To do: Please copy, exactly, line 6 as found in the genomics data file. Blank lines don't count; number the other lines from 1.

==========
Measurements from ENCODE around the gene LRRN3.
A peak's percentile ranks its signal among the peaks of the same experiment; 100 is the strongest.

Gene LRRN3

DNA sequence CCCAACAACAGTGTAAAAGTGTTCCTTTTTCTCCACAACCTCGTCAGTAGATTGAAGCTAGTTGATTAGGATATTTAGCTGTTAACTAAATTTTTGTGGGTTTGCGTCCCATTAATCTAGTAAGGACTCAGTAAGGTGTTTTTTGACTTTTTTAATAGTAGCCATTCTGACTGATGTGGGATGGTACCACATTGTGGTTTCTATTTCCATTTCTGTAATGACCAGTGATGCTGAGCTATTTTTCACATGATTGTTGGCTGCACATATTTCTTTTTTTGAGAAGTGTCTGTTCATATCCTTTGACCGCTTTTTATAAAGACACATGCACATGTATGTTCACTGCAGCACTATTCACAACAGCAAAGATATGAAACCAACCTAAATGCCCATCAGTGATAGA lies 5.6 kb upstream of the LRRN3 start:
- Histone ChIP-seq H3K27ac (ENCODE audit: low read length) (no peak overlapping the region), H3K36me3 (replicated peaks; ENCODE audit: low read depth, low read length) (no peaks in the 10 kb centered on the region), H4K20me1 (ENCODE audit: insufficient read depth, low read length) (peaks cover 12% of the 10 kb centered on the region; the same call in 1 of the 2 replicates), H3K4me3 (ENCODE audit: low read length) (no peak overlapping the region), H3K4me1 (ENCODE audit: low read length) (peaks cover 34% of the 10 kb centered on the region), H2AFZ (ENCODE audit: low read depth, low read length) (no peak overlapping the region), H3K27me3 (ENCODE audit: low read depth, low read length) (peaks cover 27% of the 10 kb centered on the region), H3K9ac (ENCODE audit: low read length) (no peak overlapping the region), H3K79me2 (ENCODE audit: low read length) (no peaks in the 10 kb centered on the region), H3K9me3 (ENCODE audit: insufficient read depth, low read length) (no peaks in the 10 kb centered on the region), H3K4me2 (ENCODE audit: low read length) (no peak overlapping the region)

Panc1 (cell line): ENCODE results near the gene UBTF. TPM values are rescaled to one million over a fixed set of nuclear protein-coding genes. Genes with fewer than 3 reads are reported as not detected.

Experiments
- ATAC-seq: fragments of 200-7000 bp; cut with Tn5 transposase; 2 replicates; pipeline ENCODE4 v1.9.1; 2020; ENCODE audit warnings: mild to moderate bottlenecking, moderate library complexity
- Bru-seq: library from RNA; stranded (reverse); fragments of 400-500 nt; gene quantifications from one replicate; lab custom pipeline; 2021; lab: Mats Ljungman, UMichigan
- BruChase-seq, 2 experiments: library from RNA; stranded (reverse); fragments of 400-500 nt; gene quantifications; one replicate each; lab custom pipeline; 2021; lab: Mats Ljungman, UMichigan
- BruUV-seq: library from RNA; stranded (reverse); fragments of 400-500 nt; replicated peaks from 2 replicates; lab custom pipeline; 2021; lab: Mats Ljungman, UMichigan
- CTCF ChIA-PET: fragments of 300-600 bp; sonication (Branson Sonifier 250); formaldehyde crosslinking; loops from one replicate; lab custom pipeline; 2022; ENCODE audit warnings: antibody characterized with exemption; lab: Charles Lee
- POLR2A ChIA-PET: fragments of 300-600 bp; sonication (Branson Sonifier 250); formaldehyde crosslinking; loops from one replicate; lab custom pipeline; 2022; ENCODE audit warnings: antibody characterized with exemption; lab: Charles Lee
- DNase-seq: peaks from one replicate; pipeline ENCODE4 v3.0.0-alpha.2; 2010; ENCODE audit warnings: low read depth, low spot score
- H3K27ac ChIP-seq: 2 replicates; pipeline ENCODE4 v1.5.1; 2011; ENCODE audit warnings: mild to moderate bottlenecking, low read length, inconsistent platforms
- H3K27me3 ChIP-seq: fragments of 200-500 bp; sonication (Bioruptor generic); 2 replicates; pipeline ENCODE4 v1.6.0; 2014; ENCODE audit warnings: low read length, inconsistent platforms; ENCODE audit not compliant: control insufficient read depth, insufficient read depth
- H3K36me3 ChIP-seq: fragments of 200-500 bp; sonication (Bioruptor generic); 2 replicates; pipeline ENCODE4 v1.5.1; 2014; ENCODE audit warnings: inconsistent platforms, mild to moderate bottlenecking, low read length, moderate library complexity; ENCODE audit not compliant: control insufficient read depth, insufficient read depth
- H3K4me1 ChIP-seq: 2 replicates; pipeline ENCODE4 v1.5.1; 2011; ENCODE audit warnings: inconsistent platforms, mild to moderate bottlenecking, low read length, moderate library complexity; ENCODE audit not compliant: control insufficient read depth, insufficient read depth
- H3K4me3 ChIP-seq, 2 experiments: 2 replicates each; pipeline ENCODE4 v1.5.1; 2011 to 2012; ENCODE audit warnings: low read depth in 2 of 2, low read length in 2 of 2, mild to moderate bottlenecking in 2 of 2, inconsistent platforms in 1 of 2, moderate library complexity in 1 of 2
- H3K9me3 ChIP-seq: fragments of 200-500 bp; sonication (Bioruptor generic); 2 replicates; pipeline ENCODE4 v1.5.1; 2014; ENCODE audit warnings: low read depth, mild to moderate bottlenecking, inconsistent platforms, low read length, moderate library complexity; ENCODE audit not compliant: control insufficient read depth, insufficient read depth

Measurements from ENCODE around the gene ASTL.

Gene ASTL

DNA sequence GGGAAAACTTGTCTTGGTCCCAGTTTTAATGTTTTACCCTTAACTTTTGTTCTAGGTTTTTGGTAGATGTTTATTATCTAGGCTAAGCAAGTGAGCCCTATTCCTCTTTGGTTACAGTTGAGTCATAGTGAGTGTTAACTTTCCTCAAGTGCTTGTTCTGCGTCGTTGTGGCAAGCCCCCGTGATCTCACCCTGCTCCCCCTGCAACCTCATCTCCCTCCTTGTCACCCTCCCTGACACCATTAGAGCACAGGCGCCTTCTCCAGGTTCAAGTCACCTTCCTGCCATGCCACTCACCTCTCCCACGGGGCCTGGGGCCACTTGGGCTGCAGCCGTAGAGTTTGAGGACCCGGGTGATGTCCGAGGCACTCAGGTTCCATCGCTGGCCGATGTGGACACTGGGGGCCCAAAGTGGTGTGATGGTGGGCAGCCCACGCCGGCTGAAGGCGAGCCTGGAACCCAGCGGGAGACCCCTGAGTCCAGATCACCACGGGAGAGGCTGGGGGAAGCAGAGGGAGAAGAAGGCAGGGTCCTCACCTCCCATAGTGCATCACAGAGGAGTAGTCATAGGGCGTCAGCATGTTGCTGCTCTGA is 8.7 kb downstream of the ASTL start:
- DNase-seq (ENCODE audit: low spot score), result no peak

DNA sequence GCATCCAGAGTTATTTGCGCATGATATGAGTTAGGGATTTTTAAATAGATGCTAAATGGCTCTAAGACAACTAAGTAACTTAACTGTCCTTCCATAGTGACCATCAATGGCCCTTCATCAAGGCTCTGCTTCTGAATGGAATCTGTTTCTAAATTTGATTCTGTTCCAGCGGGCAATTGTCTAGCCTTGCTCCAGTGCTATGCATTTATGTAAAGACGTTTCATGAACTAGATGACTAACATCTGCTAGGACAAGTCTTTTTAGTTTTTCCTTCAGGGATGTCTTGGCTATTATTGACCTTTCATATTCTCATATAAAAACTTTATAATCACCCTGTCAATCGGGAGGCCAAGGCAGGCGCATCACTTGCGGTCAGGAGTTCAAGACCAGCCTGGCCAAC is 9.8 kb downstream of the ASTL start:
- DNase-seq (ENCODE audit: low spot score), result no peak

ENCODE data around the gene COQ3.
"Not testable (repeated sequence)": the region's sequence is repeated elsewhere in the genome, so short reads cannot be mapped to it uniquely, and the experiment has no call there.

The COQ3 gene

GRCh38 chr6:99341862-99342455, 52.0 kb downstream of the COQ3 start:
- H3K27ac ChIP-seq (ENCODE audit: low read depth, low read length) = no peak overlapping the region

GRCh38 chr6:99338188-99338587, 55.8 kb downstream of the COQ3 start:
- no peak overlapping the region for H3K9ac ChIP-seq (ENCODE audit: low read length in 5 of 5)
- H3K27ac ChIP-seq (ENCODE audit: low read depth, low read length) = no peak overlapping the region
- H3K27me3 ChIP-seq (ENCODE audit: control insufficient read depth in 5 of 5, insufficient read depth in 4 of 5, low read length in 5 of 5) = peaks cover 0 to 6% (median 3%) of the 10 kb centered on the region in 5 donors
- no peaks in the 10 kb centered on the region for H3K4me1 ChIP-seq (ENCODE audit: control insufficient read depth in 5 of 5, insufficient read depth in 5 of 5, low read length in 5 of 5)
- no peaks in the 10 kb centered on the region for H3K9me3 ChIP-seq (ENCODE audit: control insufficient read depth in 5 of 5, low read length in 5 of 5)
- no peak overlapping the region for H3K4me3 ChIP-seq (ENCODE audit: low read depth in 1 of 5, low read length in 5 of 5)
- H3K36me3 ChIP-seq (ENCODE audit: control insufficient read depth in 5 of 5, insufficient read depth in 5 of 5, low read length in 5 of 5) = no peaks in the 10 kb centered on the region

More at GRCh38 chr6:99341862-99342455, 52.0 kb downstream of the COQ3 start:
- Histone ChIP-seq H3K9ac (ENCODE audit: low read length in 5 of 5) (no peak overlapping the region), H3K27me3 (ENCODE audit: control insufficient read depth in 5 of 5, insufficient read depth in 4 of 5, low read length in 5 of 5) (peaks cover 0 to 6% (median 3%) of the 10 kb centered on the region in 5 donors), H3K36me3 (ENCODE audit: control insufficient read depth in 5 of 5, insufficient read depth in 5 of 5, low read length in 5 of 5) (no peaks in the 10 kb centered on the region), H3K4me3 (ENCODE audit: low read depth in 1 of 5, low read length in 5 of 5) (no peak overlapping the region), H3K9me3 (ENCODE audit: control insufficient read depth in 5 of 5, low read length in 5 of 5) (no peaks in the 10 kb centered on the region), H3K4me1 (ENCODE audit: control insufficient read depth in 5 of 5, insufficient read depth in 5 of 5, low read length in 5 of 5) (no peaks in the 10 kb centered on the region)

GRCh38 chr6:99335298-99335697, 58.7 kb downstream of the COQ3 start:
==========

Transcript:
Panc1 (cell line): ENCODE results near the gene UBTF. TPM values are rescaled to one million over a fixed set of nuclear protein-coding genes. Genes with fewer than 3 reads are reported as not detected.